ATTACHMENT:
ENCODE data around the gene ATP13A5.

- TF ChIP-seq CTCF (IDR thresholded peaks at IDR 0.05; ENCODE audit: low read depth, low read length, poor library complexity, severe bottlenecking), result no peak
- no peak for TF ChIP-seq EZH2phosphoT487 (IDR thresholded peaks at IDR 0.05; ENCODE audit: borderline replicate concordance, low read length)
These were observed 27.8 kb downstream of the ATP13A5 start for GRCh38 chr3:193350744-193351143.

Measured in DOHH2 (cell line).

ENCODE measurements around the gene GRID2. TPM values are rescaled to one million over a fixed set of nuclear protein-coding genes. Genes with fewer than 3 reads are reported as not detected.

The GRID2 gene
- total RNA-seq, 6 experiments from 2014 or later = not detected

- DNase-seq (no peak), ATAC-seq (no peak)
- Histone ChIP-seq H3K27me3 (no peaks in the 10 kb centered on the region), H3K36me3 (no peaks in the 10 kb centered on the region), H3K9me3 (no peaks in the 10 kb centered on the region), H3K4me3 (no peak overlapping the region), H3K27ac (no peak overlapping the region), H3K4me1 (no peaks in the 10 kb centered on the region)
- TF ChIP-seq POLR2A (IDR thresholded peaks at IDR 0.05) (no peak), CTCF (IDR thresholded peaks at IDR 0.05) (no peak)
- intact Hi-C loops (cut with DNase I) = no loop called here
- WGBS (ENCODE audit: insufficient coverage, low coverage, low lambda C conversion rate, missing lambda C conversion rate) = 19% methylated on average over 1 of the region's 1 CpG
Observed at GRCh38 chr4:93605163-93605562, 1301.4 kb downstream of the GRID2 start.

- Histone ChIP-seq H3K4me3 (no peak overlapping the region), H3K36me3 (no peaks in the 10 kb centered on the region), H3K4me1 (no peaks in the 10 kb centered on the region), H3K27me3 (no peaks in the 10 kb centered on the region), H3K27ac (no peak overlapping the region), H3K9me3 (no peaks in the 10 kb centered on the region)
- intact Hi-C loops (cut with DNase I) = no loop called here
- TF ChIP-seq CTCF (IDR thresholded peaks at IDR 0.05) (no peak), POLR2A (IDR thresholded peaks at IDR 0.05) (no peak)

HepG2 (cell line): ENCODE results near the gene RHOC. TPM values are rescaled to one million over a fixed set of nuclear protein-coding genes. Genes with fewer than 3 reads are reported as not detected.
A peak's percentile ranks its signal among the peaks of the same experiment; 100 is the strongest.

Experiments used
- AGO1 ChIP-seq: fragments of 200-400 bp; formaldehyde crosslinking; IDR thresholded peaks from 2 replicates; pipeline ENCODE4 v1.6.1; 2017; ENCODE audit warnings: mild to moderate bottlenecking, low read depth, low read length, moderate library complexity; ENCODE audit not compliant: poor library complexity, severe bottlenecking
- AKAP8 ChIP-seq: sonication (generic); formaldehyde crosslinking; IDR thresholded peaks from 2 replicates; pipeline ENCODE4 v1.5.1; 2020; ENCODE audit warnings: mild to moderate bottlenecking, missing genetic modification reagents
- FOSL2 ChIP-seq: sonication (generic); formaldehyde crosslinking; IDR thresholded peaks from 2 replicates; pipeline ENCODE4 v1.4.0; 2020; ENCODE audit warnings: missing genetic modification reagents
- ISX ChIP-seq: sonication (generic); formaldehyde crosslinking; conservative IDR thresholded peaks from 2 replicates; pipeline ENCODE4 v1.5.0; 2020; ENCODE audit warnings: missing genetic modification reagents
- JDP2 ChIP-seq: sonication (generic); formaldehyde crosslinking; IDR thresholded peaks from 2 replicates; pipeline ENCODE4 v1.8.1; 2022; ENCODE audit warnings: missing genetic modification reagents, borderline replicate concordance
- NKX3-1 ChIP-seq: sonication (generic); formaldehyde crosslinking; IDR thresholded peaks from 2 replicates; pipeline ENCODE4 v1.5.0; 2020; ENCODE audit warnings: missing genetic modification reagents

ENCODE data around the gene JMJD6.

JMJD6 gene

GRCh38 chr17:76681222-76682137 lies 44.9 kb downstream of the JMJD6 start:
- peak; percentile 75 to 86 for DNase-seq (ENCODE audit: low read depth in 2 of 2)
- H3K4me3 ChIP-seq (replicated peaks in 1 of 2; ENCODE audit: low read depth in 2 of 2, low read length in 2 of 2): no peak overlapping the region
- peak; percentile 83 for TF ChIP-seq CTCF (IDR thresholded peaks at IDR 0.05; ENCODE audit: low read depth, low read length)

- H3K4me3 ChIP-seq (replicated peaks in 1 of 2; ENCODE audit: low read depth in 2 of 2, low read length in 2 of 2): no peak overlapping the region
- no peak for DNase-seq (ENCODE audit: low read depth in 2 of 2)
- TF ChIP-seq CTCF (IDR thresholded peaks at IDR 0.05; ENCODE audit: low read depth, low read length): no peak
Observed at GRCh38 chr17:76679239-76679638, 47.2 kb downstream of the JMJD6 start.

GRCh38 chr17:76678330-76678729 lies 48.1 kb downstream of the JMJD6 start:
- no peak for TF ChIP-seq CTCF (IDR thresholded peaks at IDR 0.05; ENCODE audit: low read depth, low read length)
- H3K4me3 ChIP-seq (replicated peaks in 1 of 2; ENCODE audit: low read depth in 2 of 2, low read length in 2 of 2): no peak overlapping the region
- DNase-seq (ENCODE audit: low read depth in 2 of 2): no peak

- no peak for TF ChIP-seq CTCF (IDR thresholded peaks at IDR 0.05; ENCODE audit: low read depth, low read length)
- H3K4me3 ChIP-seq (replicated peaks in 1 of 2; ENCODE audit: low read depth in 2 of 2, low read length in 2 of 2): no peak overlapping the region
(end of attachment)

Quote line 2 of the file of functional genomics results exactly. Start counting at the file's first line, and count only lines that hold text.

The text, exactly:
- TF ChIP-seq CTCF (IDR thresholded peaks at IDR 0.05; ENCODE audit: low read depth, low read length, poor library complexity, severe bottlenecking), result no peak